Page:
When Emily Hilton moved to Kamloops from Sweden five years ago, she never imagined that she'd end up leading Canada to the world team handball championship.
To be honest, she didn't know if she would even be able to play the sport.
"Coming here, I was practising with my dad, my family, some friends - eight people in a gym," Hilton says. "I did not envision anything like this happening. It's gone better than I could have ever imagined."
Hilton spent the weekend relaxing at home after helping Canada's under-21 women's handball team to an IHF Continental Challenge victory in Guatemala earlier this month. The tournament, featuring the best Tier 2 national teams from the Americas, served as a qualifier for the world championship, to be held later this fall at a yet-to-be-determined location.
Canada, it should be pointed out, isn't exactly a powerhouse in team handball. In fact, if you were to tell someone you were playing the sport, most would envision a racket sport.
"It was a big change - you'd say you play handball, they'd think of a game similar to squash," Hilton says. "I really had to explain it . . . and some students had played it in high school. But the high school handball is a lot different from real handball."
Hilton isn't your typical Canadian.
Now 19, she and her family moved to Kamloops in 2008, when she was 14. Although Emily was born in Victoria, she had spent most of her childhood in Sweden.
Handball is big in Sweden - not as big as hockey is in Canada, she says, but similar to how basketball or soccer are considered here. The Olympic sport - it has been called the second most popular team sport in the world, behind soccer - features teams playing a game similar to water polo on a court with a ball and large nets.
Of course, if the sport is popular around the world, it barely registers in Canada. That's why Hilton's father, Peter, started Kamloops Team Handball after the family arrived.
"When we moved here, Emily was 14 years old and, quite frankly, a very good handball player," Peter says. "We thought that she would really miss handball.
"When we came here, we found that there was a club in Vancouver, and Emily practised with it once. . . . We met a girl here from the Netherlands, who was a really good player, and me, Emily and this girl decided to start the club."
The club, despite its humble beginnings, has had about 30 members consistently throughout its time in Kamloops, for a total of about 300 overall, Peter says.
Emily turned out to be one of the club's top players - she also was a recruiter - along with playing soccer and basketball and Sa-Hali secondary.
In May 2010, she competed with Team B.C. at the Canadian women's championship in Edmonton, winning bronze - it was the province's first medal at the tournament since 1986. She turned some heads there, and was invited to try out for the national under-21 team in the fall of 2011.
"I decided to go down, give it a shot and I guess it went well," Hilton says.
You can't keep a good player down - Hilton was the only B.C. player named to the team. In fact, she was the only non-Quebec player on the team.
As great an honour as that was, Hilton only speaks "high school French." This presented a bit of a struggle, especially considering Team Canada's coaches also were from Quebec.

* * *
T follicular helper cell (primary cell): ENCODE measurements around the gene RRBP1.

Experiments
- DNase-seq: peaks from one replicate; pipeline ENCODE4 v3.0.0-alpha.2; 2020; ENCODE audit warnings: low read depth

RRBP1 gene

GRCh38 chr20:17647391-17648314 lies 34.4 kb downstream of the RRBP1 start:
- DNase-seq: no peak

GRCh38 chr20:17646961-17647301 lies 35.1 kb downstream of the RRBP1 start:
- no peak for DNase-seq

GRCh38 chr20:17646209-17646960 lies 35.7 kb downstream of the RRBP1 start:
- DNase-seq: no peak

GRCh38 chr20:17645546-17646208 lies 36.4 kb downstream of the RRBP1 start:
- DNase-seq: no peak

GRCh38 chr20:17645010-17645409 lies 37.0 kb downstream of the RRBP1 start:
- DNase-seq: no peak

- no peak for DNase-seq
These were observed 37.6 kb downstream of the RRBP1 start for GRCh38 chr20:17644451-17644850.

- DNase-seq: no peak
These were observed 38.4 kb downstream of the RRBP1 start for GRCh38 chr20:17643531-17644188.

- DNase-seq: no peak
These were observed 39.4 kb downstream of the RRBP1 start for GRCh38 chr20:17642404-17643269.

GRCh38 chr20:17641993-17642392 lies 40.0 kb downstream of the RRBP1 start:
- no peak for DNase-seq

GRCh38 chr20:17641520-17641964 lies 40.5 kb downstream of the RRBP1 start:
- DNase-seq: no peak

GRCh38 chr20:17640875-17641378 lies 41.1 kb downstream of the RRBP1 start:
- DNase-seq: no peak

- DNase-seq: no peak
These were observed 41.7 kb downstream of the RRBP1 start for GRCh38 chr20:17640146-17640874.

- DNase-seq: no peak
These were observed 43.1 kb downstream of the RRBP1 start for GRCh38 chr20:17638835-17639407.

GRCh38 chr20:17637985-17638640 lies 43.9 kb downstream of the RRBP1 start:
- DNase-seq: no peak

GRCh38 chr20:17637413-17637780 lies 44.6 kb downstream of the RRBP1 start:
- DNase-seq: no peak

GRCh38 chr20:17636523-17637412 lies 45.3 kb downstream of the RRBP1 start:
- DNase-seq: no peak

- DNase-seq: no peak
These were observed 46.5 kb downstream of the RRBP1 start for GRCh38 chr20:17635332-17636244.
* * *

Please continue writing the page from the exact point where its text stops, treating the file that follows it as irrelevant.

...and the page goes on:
"One of the coaches only spoke French pretty much, but the other coach was bilingual," says Hilton, who wouldn't have had a problem if the coach spoke Swedish, a language she knows well. "Most of the time, I would have the bilingual coach translate word-for-word the pre-game talk, the timeouts, the practices . . .
"I'm happy he was there."
However the message got to Hilton, it was a good message, as Canada went 2-1 in the round-robin, before beating Venezuela by two goals in the championship final, qualifying it for worlds.
Handball, like any team sport, is played differently in different parts of the world. Playing against smaller teams from Central and South America, Hilton was a little shocked by the speed of the opposition.
Fortunately for the Canadians, they had a size advantage.
"We were bigger, but they were quicker," Hilton says. "But it helps to be bigger and stronger. When we played the Nicaraguans and Guatemala, because we were so much bigger, we were able to power through them and they didn't have the strength to control us."
The Guatemala tournament was one of a number of challenge events around the world, all serving as world-championship qualifiers. The world championship will be held in October or November, but a location hasn't been decided.
Hilton will likely have to try out for the Canadian team again in August - she appears to be a safe bet, considering her play as a back in Guatemala - before even getting the chance to go to worlds.
But another of Hilton's impressive talents may keep her out of the world championship.
She is an exceptional student, and was one of 30 students from across Canada to win a Loran scholarship in 2012. The scholarship, worth roughly $80,000 over three years, is based on her maintaining a high grade-point average in her geophysics studies at the University of Calgary.
If the world championship forces her to miss too many classes, she might just stay home.
"I had to move a math exam for this tournament," Hilton says. "We'll see if I make the team (for worlds) first - one thing at a time."
Hilton won't be wanting for fun experiences, even if she can't go to the world event.
She left this week for JÖnkÖping, Sweden, her former hometown, for a summer internship.
"It's on public policy and environmental stuff," she says. "It will be fun."
After five years away from her former home, Hilton is looking forward to seeing some old friends. And, of course, getting back on the handball court with her old club.
"I'm really excited - I'm going to meet my old teammates," she says. "I plan on practising with them . . . I'm really looking forward to it."